Mom’s Night Out: Homeschooling During the Holidays with Yolanda Pugh

Welcome to this holiday edition of Mom’s Night Out: Homeschooling During the Holidays with Yolanda Pugh! Yolanda is a wife, mom, business owner, and homeschool parent, her youngest child graduating with both their high school diploma and their Associate’s degree this May! Yolanda is a math teacher and has taught and tutored math for over 25 years (you can find her here on Outschool). She describes herself as an HSP – a highly-sensitive person – which gives her the gift of connecting with others to provide patient and supportive instruction. She is also President of True View Education Ministries and offers counseling and coaching to other homeschool parents. 

Yolanda joined us to share her approach to homeschooling during the holiday season. During this Q&A, she provided great ideas for activities that blend meaningful learning with fun and enrichment.  

How do you homeschool during the holidays?

Our typical homeschool routine changes mid-November, as we enter into “holiday mode” and begin preparing for Thanksgiving. December shifts from formal homeschooling to project-based learning and practical skills development. The kids are included in creating this informal “curriculum,” which generally involves cooking projects, making homemade gifts, providing ministry, and serving our community. 

How does teaching practical skills tie into homeschool learning?

I like to let my children take ownership of a project from start to finish. If they choose to bake cookies to give out as gifts, they will develop a plan for each step involved. Choosing recipes, writing out shopping lists, determining where to purchase ingredients and packaging supplies, comparing prices, and coming up with a budget all compliment their academics and allow them to use what they’ve learned in a functional sense. They are conducting research, taking measurements, estimating, practicing math and spelling skills with hands-on, practical activities. If your child chooses crochet as a homemade gift project, the same lessons apply – choosing, reading, and following a pattern, pricing yarn and gift packaging, counting stitches, even time management. Any creative project can be turned into an opportunity to teach them practical life skills. Plus, they will be having so much fun, they won’t even realize they are still in school!

What kinds of service projects are good for families? 

Children benefit so much from the lessons they learn when they serve others. There are endless ways to get your kids involved in community service. Preparing themed care packages – personal hygiene kits for women’s shelters, kids kits with small games and art supplies, clothing kits for emergency foster care providers, making brown bag lunches for homeless people – are all wonderful ways to involve young-aged children. Older kids can volunteer with food banks, meal delivery programs, and soup kitchens, which brings a more humanizing aspect to their service project. All children benefit from these lessons, but children who are more self-centered can especially benefit, as they learn empathy and humility, and gain a deeper appreciation for their blessings. 

Where can I look for more ideas for service projects?

If you are looking for ways to serve those who need help the most, churches are a great place to start. They often know families that can be “adopted” during the holidays – providing meals for Thanksgiving, Christmas gifts for children, or home visits to church members who may be homebound and alone. Reach out to friends and ask them if they know of a family who is struggling and in need of assistance. Nursing homes often invite children to perform for their residents (who will love watching and listening to your child play the violin, no matter how out of tune it sounds!). If your child has a specific outreach activity in mind, this is a great opportunity for them to apply their investigative skills. Have them make the phone calls, speak directly to organizations, and practice their phone etiquette and presentation skills.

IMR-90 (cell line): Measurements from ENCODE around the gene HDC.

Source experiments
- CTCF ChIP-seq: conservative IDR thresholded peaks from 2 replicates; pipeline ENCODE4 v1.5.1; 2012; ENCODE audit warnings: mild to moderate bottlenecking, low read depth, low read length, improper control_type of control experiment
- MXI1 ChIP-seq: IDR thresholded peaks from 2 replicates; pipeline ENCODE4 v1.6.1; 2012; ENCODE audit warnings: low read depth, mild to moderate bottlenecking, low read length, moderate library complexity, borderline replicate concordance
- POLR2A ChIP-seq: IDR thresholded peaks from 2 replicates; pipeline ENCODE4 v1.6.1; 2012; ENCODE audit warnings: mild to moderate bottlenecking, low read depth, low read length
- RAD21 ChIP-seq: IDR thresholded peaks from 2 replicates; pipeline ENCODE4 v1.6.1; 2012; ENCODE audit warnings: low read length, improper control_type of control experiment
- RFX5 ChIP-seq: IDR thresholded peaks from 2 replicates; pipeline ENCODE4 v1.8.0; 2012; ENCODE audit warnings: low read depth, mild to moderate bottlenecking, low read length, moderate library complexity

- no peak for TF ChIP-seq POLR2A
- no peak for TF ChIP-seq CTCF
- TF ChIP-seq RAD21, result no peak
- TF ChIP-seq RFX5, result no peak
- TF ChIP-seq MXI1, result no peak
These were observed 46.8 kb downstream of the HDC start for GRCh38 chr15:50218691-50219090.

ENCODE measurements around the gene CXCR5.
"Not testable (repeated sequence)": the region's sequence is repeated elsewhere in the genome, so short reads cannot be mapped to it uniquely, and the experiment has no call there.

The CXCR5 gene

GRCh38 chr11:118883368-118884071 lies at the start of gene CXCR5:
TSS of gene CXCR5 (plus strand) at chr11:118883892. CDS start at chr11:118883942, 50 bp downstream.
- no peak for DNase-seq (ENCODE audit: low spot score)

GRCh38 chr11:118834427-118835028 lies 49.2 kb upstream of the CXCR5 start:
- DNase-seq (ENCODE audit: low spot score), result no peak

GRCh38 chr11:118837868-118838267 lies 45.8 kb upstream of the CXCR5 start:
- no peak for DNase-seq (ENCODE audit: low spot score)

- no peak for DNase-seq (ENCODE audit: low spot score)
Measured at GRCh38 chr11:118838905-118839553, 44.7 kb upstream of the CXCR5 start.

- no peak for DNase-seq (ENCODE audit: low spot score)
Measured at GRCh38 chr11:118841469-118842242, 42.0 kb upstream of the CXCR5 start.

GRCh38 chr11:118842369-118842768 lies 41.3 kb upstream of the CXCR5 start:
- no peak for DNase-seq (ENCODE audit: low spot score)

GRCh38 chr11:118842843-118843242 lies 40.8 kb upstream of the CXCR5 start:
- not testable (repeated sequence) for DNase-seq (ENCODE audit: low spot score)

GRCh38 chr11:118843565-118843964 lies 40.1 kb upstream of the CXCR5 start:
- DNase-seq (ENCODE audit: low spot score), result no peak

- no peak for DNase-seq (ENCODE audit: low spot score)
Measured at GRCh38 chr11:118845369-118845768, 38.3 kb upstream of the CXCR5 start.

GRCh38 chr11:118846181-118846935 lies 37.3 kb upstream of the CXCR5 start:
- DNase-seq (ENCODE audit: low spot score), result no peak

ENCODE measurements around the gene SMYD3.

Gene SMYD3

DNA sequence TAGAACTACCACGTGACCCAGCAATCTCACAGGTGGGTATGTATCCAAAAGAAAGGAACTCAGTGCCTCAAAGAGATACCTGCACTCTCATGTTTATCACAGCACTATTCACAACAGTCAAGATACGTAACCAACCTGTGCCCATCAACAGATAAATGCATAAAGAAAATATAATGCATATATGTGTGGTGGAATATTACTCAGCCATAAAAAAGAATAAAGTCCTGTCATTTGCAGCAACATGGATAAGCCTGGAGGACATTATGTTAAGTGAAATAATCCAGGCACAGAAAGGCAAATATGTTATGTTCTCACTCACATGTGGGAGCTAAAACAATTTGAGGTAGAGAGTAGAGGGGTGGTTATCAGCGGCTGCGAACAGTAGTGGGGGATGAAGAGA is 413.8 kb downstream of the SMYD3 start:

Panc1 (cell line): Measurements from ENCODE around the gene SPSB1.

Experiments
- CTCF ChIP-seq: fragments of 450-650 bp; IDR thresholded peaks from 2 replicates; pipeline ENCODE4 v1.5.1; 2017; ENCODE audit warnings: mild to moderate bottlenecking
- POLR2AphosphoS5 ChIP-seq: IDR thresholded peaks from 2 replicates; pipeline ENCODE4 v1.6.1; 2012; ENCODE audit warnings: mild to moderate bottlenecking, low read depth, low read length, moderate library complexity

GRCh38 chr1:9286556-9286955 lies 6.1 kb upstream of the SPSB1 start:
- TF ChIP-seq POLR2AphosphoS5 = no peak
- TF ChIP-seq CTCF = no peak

There are some terrific websites that offer ideas as well. Amy Austin, Christian homeschool mom and blogger, shares some terrific ideas for small kits that kids can help make and distribute (such as thank you kits for essential workers at supermarkets and pharmacies, who often work on holidays) to show their appreciation to community members that are traditionally overlooked. Christmas survival kits are a fun idea, and can easily be tweaked for a secular-themed survival kit. Kids can be put in charge of organizing and stocking a “snack basket” for UPS, FedEx, USPS, or other delivery workers, filling it with grab and go items like chips or cookies, with a note thanking them for their hard work. You can read more about her ideas here.

Epic HSN has partnered with Meals on Wheels for a terrific community service project for kids: writing letters that will be included in meal boxes. We often overlook small gestures such as this, but letters of encouragement and support can have a big impact on those who now, more than ever, are suffering due to isolation. You can join the mission here.

If you’re not already a member of Epic HSN, please join! Mom’s Night Out is just one of the benefits of membership. Meetups, field trips, discounts, and access to exclusive webinars and materials are just some of the things you’ll enjoy. Best of all, you’ll get to be a part of this active, caring community of homeschool moms. Visit our membership center for more details.

Happy Holidays!

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